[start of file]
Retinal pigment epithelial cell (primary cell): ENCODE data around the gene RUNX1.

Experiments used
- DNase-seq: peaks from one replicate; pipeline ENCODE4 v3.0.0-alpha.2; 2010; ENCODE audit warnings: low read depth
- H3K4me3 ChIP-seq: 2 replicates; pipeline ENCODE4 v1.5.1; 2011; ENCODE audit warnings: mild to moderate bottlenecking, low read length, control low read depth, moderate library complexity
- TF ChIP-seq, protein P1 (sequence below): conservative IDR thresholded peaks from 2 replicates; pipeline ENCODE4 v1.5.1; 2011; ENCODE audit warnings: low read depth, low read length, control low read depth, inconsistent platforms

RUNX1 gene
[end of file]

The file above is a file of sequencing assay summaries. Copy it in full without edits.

Retinal pigment epithelial cell (primary cell): ENCODE data around the gene RUNX1.

Experiments used
- DNase-seq: peaks from one replicate; pipeline ENCODE4 v3.0.0-alpha.2; 2010; ENCODE audit warnings: low read depth
- H3K4me3 ChIP-seq: 2 replicates; pipeline ENCODE4 v1.5.1; 2011; ENCODE audit warnings: mild to moderate bottlenecking, low read length, control low read depth, moderate library complexity
- TF ChIP-seq, protein P1 (sequence below): conservative IDR thresholded peaks from 2 replicates; pipeline ENCODE4 v1.5.1; 2011; ENCODE audit warnings: low read depth, low read length, control low read depth, inconsistent platforms

RUNX1 gene